We are not criminals
At the International AIDS Conference in July, the Global Network of People Living with HIV (GNP+) launched the “Not A Criminal Campaign” to decriminalise HIV non-disclosure, exposure and transmission; same-sex relationships; sex work and drug use. The “Not a Criminal” campaign is a partnership between GNP+, HIV Justice Network, Y+ Global, the International Community of Women Living with HIV (ICW), NSWP, INPUD, Global Action for Trans Equality (GATE) and Global Action for Gay Men’s Health and Rights (MPact).
As part of the “Not A Criminal” Campaign, we demand countries replace laws that are barriers to HIV prevention and treatment with evidence-based legislation to protect our communities from criminalisation, discrimination and gender-based violence and support the creation of independent human rights institutions. Additionally, the campaign calls on United Nations agencies and donors to develop strong, coordinated, and high-profile mechanisms to monitor progress on these member states’ commitments.
“Every day, young people in all our diversity are criminalized because of our health status and sexuality, and denied our inherent rights as human beings,” Tinashe Rufurwadzo, director of programmes, management and governance at the Global Network of Young People Living with HIV (Y+ Global). “Our leaders are silent, and our national policies are ignorant and negligent of our needs.”
Scientists, United Nations bodies agree: Support us, don’t criminalise us
Decades of research show punitive legislation targeting people living with HIV and Key Populations fuels stigma, discrimination, inequality and the risk of violence.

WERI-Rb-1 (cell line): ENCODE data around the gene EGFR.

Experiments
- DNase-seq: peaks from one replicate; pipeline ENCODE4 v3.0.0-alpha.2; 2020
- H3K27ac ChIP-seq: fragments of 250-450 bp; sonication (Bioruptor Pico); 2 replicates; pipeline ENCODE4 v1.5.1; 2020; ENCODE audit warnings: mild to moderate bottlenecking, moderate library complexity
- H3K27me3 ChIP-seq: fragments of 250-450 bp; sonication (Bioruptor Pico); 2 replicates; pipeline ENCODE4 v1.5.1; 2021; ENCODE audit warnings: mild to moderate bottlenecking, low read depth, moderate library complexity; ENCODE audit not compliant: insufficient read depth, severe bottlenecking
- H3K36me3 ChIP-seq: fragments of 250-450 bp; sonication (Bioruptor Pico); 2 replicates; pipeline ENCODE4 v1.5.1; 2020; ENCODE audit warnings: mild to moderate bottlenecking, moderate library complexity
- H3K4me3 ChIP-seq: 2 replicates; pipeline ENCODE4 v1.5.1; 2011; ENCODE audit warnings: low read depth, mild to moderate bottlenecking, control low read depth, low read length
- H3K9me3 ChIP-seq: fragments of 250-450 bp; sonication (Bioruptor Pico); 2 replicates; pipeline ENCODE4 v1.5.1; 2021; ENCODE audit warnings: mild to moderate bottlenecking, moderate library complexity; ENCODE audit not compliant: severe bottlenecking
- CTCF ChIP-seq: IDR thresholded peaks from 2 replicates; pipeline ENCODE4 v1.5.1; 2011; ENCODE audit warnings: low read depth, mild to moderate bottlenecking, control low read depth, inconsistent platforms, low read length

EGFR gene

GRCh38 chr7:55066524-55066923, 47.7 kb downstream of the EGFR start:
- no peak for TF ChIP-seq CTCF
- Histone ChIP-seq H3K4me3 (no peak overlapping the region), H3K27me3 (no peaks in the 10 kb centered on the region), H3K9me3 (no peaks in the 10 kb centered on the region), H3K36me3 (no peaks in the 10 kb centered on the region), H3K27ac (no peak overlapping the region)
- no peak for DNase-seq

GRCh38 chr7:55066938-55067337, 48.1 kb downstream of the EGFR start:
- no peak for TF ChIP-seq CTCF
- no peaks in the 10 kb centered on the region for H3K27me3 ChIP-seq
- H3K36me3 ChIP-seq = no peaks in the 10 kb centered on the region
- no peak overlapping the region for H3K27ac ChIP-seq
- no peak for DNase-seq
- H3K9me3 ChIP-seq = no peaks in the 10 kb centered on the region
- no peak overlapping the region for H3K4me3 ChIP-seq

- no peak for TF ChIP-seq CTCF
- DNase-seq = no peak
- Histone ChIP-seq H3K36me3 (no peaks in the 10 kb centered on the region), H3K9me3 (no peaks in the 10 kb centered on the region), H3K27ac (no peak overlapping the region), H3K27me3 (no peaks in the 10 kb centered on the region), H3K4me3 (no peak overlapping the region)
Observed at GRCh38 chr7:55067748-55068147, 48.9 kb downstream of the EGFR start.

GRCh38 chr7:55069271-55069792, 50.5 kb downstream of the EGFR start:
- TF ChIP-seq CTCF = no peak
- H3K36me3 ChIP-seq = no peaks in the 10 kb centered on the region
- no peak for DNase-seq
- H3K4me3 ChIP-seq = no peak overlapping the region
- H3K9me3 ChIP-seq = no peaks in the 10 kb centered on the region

People who are criminalised are more likely to acquire HIV because criminalisation makes them less able to access health services to prevent HIV infection. For this same reason, they are also less likely to know their HIV status, be on treatment or be virally undetectable. When people are virally undetectable, HIV treatment has lowered the level of the virus in their blood to levels so low that they can no longer transmit HIV.
But we also know that decriminalisation can be a powerful tool to empower communities and reverse inequalities. For example, decriminalising sex work could avert between a third and almost half of all new HIV infections globally among workers and their clients, found a 2014 study published in The Lancet.
Meanwhile,nearly two dozen of the world’s leading HIV scientists and major United Nations agencies like UNAIDS have already called on countries to repeal the regressive criminalisation of HIV. UNAIDS also supports the decriminalisation of drugs for personal use.
The world continues to miss global targets to end AIDS
The HIV epidemic is far from over and yet the world’s response continues to fall short. Previously, the world committed to ensuring that 90% of people living with HIV knew their status, 90% of those diagnosed were on treatment and that 90% of those on treatment were virally suppressed.
Although 81% of people knew their HIV status as of 2020, only 67% were on treatment and even less (59%) were virally suppressed. Inequalities persist among key populations and extend to children living with HIV, only about half of whom were on treatment, shows UNAIDS’ latest global report.
Yet, the world continues to witness the slow adoption of global commitments to address stigma, discrimination, criminalisation, and violence for people living with HIV, Key and vulnerable populations worldwide.
“Four decades into the HIV pandemic, the evidence is crystal clear: Countries with regressive laws have poorer HIV programme outcomes,” Anam says.. “Bad laws” continue to fuel the inequalities that prevent the world from ending the AIDS pandemic. The time to act for a more equitable future is now.”